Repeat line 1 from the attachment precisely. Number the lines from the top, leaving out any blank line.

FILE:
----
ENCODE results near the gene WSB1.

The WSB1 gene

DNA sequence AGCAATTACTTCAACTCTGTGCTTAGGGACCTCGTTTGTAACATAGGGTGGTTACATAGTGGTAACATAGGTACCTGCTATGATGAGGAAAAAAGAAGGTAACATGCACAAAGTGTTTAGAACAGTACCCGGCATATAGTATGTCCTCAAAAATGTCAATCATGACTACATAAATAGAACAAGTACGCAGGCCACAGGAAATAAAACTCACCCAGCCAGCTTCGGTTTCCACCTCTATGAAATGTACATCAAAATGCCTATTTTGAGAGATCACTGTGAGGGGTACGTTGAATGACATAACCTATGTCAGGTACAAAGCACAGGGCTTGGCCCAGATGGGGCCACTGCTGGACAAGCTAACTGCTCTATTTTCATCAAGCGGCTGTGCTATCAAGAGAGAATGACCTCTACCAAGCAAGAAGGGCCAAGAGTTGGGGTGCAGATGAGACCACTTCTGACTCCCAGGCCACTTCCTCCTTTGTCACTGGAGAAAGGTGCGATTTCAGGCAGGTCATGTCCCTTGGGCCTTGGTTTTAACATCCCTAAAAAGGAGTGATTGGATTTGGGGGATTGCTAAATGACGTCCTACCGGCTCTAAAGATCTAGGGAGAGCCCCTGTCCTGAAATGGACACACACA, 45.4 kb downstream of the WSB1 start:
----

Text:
ENCODE results near the gene WSB1.